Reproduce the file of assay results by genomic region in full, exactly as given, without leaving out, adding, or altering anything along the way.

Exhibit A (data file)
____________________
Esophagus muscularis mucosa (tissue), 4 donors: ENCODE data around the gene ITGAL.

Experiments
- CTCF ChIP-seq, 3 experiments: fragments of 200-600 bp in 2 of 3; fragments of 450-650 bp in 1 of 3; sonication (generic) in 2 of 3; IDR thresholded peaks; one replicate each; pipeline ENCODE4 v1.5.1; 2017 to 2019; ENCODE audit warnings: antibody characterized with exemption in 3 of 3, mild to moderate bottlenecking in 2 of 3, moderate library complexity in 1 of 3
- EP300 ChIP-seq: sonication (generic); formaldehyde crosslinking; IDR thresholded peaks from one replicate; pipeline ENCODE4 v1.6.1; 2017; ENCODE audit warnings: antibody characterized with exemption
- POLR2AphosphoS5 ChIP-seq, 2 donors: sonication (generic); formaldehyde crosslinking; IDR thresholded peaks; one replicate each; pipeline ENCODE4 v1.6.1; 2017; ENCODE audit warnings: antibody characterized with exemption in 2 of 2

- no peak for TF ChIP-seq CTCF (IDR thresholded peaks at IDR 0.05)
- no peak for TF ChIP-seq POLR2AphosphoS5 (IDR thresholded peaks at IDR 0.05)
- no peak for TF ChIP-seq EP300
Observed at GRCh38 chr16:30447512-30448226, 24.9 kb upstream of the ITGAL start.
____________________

Esophagus muscularis mucosa (tissue), 4 donors: ENCODE data around the gene ITGAL.

Experiments
- CTCF ChIP-seq, 3 experiments: fragments of 200-600 bp in 2 of 3; fragments of 450-650 bp in 1 of 3; sonication (generic) in 2 of 3; IDR thresholded peaks; one replicate each; pipeline ENCODE4 v1.5.1; 2017 to 2019; ENCODE audit warnings: antibody characterized with exemption in 3 of 3, mild to moderate bottlenecking in 2 of 3, moderate library complexity in 1 of 3
- EP300 ChIP-seq: sonication (generic); formaldehyde crosslinking; IDR thresholded peaks from one replicate; pipeline ENCODE4 v1.6.1; 2017; ENCODE audit warnings: antibody characterized with exemption
- POLR2AphosphoS5 ChIP-seq, 2 donors: sonication (generic); formaldehyde crosslinking; IDR thresholded peaks; one replicate each; pipeline ENCODE4 v1.6.1; 2017; ENCODE audit warnings: antibody characterized with exemption in 2 of 2

- no peak for TF ChIP-seq CTCF (IDR thresholded peaks at IDR 0.05)
- no peak for TF ChIP-seq POLR2AphosphoS5 (IDR thresholded peaks at IDR 0.05)
- no peak for TF ChIP-seq EP300
Observed at GRCh38 chr16:30447512-30448226, 24.9 kb upstream of the ITGAL start.